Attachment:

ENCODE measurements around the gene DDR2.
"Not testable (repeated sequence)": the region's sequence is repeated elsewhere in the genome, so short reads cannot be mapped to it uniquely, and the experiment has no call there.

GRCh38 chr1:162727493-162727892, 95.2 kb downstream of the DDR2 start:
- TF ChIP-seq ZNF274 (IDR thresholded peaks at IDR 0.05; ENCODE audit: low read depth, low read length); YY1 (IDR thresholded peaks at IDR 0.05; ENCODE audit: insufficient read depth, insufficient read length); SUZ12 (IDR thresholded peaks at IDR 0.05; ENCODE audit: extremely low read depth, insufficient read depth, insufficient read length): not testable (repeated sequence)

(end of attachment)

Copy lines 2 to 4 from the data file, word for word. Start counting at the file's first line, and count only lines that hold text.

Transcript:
"Not testable (repeated sequence)": the region's sequence is repeated elsewhere in the genome, so short reads cannot be mapped to it uniquely, and the experiment has no call there.

GRCh38 chr1:162727493-162727892, 95.2 kb downstream of the DDR2 start:
- TF ChIP-seq ZNF274 (IDR thresholded peaks at IDR 0.05; ENCODE audit: low read depth, low read length); YY1 (IDR thresholded peaks at IDR 0.05; ENCODE audit: insufficient read depth, insufficient read length); SUZ12 (IDR thresholded peaks at IDR 0.05; ENCODE audit: extremely low read depth, insufficient read depth, insufficient read length): not testable (repeated sequence)